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How aggressively should the ECB raise rates?

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How aggressively should the ECB raise rates?

The ECB is expected to raise interest rates by 75bps when it meets this week, which would be the largest hike ever implemented. GianLuigi Mandruzzato looks at the risk of excessive monetary tightening by the bank.

GianLuigi Mandruzzato
GianLuigi Mandruzzato

In her speech at the Jackson Hole symposium, Isabel Schnabel, an influential member of the ECB’s Executive Board, stated the need to raise interest rates quickly even in the face of the looming recession. Three factors support this strategy:

  1. Uncertainty about the persistence of inflation;
  2. threats to central bank credibility;
  3. potential costs of acting too late.

Markets raised the probability of a 0.75% interest rate increase at the 8 September ECB meeting to over 60%. Rates are expected to peak at 2.5%, about 1.25 percentage points higher than in July and the interest rate expected at the end of 2024 rose to 2% from 1.25% a month ago.

Schnabel’s remarks suggest the eurozone inflation outlook has worsened considerably of late. However, the data are less clear cut with several elements improving recently.

The main negative factor for eurozone inflation is the increase in natural gas prices and, because of that, electricity prices as a result of the war in Ukraine and sanctions imposed on Russia. Producer price inflation surged to 38% year-on-year in July and will rise further in August when the natural gas price set a new record. Inevitably, high producer prices fed into CPI inflation.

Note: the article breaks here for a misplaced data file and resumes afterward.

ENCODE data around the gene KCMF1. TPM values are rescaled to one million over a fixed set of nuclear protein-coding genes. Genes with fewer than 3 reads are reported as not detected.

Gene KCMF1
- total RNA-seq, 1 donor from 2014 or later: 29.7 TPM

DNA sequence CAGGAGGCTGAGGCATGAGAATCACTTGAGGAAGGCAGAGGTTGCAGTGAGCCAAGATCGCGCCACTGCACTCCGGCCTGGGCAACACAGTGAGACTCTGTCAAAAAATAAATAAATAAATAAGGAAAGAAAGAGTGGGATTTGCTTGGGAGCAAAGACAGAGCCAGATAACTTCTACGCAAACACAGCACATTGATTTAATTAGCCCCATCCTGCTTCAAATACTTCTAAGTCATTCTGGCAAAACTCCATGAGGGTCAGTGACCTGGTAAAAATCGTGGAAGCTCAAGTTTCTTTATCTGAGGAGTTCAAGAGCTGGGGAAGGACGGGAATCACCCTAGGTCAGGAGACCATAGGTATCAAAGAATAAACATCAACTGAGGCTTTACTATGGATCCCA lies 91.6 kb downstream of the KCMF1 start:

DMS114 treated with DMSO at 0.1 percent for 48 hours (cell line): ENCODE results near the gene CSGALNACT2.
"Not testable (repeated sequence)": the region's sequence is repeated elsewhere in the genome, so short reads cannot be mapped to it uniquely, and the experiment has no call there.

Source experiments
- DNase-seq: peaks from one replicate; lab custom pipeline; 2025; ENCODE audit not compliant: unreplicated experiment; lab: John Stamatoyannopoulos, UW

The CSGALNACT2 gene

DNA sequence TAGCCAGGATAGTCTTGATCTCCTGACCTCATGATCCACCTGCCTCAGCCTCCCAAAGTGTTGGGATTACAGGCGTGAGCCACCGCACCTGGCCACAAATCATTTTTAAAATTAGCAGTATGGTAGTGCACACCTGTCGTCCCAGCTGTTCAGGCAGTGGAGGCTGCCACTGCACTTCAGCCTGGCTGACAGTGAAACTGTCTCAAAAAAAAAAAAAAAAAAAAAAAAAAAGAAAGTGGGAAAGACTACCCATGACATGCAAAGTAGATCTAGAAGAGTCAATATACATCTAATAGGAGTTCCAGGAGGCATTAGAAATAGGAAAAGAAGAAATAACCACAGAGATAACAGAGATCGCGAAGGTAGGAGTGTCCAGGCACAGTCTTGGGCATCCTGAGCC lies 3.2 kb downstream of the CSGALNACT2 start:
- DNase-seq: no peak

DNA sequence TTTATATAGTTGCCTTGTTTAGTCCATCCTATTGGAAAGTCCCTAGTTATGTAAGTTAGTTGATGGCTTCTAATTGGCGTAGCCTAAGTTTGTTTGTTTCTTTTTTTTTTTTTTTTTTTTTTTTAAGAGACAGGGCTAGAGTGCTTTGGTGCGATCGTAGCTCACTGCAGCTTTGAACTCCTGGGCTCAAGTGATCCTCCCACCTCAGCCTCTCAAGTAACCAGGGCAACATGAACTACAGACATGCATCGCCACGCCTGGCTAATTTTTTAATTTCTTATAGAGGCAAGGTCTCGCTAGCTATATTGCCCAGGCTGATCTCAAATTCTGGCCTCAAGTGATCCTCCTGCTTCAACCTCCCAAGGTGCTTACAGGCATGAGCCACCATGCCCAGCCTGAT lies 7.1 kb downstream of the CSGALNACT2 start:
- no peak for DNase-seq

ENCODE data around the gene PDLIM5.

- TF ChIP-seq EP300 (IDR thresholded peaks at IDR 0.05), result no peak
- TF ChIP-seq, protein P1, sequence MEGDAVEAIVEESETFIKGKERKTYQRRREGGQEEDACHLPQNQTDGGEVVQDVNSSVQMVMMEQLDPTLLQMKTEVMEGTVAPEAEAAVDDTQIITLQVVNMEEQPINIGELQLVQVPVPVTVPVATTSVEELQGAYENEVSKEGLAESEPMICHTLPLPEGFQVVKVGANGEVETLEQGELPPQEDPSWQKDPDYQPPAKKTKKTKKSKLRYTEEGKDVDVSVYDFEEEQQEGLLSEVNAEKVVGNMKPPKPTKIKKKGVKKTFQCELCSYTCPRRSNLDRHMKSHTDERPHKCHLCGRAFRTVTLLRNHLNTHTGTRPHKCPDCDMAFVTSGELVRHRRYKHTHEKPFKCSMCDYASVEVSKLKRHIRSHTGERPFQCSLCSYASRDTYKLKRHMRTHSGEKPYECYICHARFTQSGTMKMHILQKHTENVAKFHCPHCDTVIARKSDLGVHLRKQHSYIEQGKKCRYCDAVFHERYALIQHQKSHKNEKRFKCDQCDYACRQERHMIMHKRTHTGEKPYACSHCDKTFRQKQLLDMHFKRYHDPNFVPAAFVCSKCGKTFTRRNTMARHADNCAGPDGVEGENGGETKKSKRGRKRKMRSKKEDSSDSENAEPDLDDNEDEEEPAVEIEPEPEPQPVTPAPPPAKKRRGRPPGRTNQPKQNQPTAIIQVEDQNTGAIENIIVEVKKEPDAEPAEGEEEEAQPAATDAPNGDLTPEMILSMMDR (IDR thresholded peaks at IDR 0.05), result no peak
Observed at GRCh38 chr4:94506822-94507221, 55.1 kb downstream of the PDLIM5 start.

However, according to the PMI survey, price pressures are moderating. In August, prices paid by eurozone firms for production inputs and prices charged to customers fell for a fifth and fourth consecutive month, respectively.

European households also do not seem worried about inflation. According to the EU Commission survey, households’ inflation expectations for the next twelve months are consistent with core inflation below 2% year-on-year. The decline in households’ expectations suggests that high inflation is seen as transitory. While it is unsurprising for workers to ask for compensation for the past inflationary shock, overall wage awards should remain close to the 3% year-onyear increase that, according to ECB estimates, is consistent with the 2% inflation objective.

Furthermore, financial markets anticipate that inflation will return below the 2% objective. The inflation swap rate for the three-year period starting in two years, when the ECB expected tightening will have taken full effect, is under 2%. Subtracting the risk premium, expected inflation is less than 2%. While this may show confidence in the ECB, it may also reflect concerns about an overly aggressive policy tightening.

Finally, Schnabel anticipates that raising rates “forcefully” will stabilise the currency. Markets are not convinced and pushed the euro below parity against the US dollar despite increased rate expectations over the next twelve months. Perhaps, markets are worried that aggressive policy tightening will undermine public debt sustainability in some eurozone countries.

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